Global Connections: The international education thread

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As the American workplace and national economy become more globalized, international education has gained increasing prominence as an integral part of the U.S. community college mission.

Because community colleges have historically been accountable to learners, area businesses and local communities, they are increasingly relied upon to help prepare all segments of American society to succeed in the 21st-century global economy. International education and resources at community colleges can enable area businesses to enter and advance in the global marketplace and local citizens obtain a variety of skills that help them compete globally.

As foreign direct investment (FDI) becomes increasingly important to help sustain the U.S. economy, entire communities benefit from their close relationship with community colleges, which through international education programs on campuses and in local communities help towns and regions transform into more welcoming places that can successfully compete to attract and maintain much needed FDI. In 2018, the Bureau of Economic Analysis calculated that foreign subsidiaries and their suppliers contributed more than $4 trillion to the U.S. economy, which amounted to nearly 20 percent of the U.S. gross domestic product. Notably, the United Nations Conference on Trade and Development’s World Investment Reports indicate that the global competition for FDI has exponentially increased in recent years.

Myriad benefits

Community colleges themselves also benefit from international education programs that welcome students and faculty from around the world. Such programs increase the prestige and attractiveness of institutions by adding to the diversity and festive atmosphere of campus life, contributing to the intellectual breadth and rigor of curriculums (and co-curriculums), and strengthening institutional budgets.

Although international enrollments have declined in recent years, community colleges continue to enroll the largest percentage of international students coming to the U.S. for undergraduate education. In 2018, more than 94,500 international students on community college campuses contributed more than $2.7 billion to the U.S. economy and created or supported more than 15,000 U.S. jobs.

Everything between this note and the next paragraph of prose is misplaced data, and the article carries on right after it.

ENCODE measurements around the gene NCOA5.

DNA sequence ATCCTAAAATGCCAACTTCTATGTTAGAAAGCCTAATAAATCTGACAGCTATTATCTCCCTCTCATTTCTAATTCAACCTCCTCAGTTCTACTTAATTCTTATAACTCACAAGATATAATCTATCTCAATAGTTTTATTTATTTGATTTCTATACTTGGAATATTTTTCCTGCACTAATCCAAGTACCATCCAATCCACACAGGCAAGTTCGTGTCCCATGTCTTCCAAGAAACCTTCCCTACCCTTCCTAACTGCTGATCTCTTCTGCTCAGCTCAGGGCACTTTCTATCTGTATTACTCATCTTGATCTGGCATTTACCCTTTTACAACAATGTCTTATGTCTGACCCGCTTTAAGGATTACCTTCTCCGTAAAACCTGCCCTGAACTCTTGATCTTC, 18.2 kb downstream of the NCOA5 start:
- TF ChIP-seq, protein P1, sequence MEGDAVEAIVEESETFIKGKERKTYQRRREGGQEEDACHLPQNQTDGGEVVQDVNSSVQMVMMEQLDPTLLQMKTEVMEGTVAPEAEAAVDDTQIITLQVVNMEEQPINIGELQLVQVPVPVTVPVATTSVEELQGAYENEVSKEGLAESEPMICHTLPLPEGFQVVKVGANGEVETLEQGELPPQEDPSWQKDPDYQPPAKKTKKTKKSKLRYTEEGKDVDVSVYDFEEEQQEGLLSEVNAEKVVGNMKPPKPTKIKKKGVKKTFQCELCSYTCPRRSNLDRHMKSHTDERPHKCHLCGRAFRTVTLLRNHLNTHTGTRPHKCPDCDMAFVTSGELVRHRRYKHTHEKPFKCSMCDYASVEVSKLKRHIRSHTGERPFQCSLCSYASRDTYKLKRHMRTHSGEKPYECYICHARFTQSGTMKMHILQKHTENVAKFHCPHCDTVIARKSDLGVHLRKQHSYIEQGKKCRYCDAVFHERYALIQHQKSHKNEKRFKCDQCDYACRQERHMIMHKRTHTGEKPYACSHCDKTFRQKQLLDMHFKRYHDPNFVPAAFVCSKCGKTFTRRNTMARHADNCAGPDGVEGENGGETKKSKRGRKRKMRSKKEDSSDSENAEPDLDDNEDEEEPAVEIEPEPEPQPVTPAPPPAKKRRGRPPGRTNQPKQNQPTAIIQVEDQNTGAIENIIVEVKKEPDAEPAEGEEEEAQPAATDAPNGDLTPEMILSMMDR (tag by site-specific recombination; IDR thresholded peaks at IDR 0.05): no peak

Community college students benefit from an international education in many ways, whether they intend to go directly into the workforce or transfer to four-year institutions. Studies show that students who have international experiences progress more quickly through developmental education courses and have higher rates of retention, higher GPAs and higher graduation rates.

In addition, as America identifies the emergence of its first minority-majority generation, international education at community colleges can help instill in students the tolerance and appreciation for other peoples and cultures, which can ensure that their everyday academic and work lives are safe and prosperous. Regarding their employability, a recent British Council study concluded that international education also provides students with the soft skills that employers highly value — global awareness, cross-cultural communication, social-emotional skills and more.

A better workforce

In 2018, a study published in the Harvard Business Review found that companies with diverse workforces and cultures of inclusion were more innovative and produced up to 19 percent more revenue. Another study of more than 2,100 U.S. employers found that 93 percent highly valued employees who “are able to work effectively with customers, clients, and businesses from a range of different countries and cultures.” Notably, the British Council study also found that employers highly rely upon the education sector to produce future employees that have those skills.

No matter how you look at it, the importance and necessity of international education at community colleges are growing exponentially. Because community colleges engage such a large cross-section of America, the future prosperity of the U.S. economy and perhaps the very fabric of American society itself may very well depend upon the success of international education programs at community colleges.

About the Author

Wayne Wheeler
is director of international programs and services at the American Association of Community Colleges.